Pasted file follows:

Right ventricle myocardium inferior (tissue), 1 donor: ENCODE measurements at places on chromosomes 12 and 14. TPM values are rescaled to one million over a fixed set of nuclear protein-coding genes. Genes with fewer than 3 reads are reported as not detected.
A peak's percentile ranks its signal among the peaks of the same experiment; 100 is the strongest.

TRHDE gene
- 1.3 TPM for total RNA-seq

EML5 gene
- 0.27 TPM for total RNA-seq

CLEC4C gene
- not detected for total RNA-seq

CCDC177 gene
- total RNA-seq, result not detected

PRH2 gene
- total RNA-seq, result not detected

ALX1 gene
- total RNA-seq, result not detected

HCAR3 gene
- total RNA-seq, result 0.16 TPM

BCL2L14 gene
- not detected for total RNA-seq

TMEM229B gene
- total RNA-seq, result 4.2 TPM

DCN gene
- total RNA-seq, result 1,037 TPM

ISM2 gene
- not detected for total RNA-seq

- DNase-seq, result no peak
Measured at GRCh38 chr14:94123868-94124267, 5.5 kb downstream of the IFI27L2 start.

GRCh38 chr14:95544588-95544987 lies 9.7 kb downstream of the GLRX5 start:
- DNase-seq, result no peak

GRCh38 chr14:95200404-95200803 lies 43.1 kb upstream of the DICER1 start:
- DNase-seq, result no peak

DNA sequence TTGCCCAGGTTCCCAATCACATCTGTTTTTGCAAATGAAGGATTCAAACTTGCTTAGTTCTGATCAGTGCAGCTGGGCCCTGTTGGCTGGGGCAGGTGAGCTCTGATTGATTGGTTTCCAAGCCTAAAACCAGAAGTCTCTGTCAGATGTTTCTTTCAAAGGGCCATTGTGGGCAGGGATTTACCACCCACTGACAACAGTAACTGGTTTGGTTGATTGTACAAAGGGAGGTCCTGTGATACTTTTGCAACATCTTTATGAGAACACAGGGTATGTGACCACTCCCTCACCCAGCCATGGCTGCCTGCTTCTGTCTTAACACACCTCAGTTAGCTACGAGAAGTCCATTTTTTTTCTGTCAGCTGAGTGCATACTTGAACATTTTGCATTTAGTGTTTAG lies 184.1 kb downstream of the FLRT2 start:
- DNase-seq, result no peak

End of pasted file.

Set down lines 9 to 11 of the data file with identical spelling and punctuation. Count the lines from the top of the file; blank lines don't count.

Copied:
CCDC177 gene
- total RNA-seq, result not detected

PRH2 gene